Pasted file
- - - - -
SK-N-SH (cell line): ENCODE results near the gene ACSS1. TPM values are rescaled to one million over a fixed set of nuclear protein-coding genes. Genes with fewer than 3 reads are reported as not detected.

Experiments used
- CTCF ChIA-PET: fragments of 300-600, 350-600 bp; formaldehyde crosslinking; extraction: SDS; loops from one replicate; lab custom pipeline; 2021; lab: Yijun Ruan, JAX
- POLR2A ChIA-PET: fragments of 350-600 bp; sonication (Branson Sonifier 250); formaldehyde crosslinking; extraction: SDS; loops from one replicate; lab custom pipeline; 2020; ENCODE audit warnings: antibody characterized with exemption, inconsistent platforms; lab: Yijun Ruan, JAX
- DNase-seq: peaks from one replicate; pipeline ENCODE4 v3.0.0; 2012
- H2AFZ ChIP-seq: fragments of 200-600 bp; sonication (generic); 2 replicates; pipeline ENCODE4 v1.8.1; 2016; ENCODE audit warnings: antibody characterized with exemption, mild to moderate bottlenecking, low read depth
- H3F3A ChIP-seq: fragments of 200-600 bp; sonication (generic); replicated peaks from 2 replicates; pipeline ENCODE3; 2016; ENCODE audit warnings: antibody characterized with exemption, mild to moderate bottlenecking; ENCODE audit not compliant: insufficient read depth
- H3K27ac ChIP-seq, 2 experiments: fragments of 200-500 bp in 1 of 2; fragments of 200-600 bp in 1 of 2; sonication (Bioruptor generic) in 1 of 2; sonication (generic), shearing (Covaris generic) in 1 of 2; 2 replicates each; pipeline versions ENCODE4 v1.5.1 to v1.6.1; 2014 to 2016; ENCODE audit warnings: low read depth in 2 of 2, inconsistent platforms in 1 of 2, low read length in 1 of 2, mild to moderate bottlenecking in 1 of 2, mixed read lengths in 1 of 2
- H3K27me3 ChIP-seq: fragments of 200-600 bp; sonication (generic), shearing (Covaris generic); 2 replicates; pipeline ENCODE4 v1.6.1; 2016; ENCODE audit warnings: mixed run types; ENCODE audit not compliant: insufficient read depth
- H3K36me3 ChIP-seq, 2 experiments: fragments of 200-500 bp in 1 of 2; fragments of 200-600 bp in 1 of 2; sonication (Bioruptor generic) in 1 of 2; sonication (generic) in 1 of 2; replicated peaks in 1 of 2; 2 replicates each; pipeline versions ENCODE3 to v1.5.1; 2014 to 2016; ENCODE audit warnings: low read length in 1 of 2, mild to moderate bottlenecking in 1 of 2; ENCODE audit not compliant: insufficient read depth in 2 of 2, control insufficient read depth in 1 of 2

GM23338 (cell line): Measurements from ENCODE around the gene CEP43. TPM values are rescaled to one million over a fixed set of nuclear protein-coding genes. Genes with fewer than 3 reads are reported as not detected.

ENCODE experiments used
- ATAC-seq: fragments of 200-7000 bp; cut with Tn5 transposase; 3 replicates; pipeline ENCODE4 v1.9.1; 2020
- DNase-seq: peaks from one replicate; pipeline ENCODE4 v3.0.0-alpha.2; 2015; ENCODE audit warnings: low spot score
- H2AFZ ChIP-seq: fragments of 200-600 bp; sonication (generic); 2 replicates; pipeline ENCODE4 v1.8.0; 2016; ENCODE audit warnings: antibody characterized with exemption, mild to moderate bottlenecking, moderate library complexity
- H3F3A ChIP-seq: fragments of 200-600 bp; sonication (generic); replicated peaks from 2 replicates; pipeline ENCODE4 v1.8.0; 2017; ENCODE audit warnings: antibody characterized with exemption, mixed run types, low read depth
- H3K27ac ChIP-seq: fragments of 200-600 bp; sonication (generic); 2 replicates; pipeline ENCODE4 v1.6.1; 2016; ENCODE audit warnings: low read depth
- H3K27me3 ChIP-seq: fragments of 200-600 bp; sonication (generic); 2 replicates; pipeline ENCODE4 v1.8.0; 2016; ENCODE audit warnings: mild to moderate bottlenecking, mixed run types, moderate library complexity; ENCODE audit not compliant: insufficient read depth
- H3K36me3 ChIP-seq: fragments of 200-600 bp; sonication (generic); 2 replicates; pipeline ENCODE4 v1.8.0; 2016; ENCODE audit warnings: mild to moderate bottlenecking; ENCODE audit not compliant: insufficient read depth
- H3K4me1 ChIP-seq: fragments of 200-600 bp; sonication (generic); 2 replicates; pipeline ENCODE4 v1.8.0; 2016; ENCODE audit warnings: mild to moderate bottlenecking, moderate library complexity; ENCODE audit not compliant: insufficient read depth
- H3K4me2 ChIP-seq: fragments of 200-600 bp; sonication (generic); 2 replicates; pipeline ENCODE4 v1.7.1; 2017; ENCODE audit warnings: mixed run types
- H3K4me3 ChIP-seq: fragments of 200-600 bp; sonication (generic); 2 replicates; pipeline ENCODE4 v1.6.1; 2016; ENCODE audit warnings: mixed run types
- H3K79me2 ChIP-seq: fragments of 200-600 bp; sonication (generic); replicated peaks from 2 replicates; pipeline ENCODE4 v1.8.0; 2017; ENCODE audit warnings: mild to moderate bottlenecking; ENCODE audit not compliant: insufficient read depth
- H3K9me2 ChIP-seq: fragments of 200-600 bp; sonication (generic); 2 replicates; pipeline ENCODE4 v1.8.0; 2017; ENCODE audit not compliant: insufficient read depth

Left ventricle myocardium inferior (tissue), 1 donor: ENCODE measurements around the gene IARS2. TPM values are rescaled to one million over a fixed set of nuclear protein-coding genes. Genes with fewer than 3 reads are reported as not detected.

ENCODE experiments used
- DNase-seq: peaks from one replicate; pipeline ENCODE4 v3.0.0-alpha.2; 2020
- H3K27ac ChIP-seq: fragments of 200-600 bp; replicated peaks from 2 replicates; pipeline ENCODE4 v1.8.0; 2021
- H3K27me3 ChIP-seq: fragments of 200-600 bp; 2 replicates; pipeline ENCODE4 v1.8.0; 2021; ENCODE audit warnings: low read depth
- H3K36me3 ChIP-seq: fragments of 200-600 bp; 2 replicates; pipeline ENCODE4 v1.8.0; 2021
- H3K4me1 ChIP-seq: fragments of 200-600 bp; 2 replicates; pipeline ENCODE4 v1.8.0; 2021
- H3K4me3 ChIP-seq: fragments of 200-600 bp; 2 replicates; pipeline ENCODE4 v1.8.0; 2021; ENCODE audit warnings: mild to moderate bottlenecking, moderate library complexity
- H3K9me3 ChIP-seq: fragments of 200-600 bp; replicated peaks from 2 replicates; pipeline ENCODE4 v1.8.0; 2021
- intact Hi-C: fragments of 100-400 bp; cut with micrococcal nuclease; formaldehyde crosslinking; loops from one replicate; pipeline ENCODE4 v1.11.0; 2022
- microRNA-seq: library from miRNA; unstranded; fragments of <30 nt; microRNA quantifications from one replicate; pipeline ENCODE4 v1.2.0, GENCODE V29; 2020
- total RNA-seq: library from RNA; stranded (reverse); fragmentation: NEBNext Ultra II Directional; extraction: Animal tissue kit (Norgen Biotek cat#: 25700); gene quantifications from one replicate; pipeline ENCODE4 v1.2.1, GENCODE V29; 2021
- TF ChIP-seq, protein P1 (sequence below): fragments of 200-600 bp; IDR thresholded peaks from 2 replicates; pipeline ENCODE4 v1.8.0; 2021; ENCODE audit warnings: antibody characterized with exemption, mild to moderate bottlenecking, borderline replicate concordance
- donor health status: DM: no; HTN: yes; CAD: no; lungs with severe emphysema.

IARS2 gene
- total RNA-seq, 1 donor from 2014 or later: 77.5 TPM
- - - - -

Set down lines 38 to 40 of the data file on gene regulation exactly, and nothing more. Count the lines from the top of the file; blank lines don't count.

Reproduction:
- donor health status: DM: no; HTN: yes; CAD: no; lungs with severe emphysema.

IARS2 gene
- total RNA-seq, 1 donor from 2014 or later: 77.5 TPM